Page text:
Almost every picture taken of Charlie Harary during his speaking events sponsored by The SAFE Foundation was blurry. This was not just because the photographer was not a professional; it’s because Charlie Harary, a world-renowned lecturer, creates a flurry of non-stop movement as he speaks. He gestures this way and that, paces back and forth, and throws his voice up and down, drawing the audience in to his story. On this day in early May, 2014 Harary proved that we do not need a computer or a TV to entertain children.

At both Magen David and Barkai Yeshivas, students sat riveted by Harary’s tale of a blind boy who, due to the dedication of his caring older brother, learned to shoot basketballs from the foul line.

Harary told this tale to convey that great things happen when people think beyond themselves. He said, “We all very different, but we all want the same thing. We all want to be great. But how do we become great?’” He exclaimed, “Having a good life is when we feel that there are green lights in front of us and there is a bounce in our steps. ‘Good’ is when good things happen to me. When I’m the hero, I’m the man, I’m popular, said the right thing… ‘Good’ is when I win! Yes, we can have a good life.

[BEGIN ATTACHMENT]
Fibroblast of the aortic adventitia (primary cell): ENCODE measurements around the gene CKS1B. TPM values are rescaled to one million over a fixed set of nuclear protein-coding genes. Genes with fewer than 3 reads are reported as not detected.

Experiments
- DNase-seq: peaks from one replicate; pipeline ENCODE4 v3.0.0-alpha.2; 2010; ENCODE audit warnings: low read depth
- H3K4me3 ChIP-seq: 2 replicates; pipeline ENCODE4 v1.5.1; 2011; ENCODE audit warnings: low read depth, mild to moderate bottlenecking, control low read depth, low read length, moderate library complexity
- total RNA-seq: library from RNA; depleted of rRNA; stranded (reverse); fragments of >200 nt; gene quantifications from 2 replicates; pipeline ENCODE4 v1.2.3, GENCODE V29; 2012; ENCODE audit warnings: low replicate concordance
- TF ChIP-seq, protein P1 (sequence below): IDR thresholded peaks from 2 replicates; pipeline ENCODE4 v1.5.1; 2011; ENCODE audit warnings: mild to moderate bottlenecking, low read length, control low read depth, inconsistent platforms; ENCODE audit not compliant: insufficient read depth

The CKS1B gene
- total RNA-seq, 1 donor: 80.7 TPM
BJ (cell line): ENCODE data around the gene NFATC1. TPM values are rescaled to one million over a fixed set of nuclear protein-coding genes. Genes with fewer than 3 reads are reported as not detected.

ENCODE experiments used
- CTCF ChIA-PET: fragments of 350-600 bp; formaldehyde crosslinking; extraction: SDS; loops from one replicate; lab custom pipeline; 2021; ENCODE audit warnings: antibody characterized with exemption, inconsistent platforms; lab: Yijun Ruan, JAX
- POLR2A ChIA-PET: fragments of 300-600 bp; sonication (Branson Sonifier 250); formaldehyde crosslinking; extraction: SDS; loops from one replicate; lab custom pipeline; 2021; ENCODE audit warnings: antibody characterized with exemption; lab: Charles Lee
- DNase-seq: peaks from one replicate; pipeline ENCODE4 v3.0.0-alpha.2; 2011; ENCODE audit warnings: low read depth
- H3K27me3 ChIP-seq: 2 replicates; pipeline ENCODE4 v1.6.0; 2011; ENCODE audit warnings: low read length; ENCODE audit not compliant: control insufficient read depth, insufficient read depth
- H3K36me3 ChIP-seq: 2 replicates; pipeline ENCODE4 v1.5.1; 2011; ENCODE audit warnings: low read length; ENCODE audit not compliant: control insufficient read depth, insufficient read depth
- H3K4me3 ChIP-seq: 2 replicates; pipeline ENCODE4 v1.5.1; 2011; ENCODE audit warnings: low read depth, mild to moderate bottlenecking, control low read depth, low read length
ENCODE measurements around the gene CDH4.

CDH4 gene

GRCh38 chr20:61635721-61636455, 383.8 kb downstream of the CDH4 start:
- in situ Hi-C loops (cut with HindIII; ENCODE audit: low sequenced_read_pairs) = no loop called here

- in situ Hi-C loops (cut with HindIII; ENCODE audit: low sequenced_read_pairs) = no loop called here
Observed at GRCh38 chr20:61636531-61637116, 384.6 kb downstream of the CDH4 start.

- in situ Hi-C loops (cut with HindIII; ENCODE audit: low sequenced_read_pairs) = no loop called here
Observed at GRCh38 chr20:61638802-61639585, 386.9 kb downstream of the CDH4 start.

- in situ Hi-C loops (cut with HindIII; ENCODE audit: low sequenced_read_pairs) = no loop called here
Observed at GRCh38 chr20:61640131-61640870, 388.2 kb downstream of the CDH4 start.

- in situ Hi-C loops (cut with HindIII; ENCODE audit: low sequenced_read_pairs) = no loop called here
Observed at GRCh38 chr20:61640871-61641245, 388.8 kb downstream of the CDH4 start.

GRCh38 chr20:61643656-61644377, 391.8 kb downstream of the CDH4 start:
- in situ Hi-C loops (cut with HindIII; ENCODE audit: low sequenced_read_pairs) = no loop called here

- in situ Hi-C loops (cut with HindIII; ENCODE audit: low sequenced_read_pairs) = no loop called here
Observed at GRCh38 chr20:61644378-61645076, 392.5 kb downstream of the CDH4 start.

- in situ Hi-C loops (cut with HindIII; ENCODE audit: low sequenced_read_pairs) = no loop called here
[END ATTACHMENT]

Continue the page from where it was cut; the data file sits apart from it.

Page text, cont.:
But there is another option we can take. There is another level higher than ‘good’, and that is ‘GREAT’! ‘Good’ is about me. Great is when we help others, when we pass the ball; look out for the disadvantaged; when we are givers, not takers.”

Harary swung his arms around and said, “Look at this at this building; it is here because people decided to build for future generations!”

Harary then simply stated, “Life isn’t about what you need; it’s about what you are needed for.”

Director of Project SAFE Shira Berkowitz said, “Charlie Harary’s message is right in line with what we try to teach our students. SAFE is not just about educating about the dangers of drugs, alcohol, and gambling.  We also aim to build personalities that are resistant to falling prey to dangerous habits.  And we see that children who learn to think outside of themselves are more likely to lead healthy lifestyles.”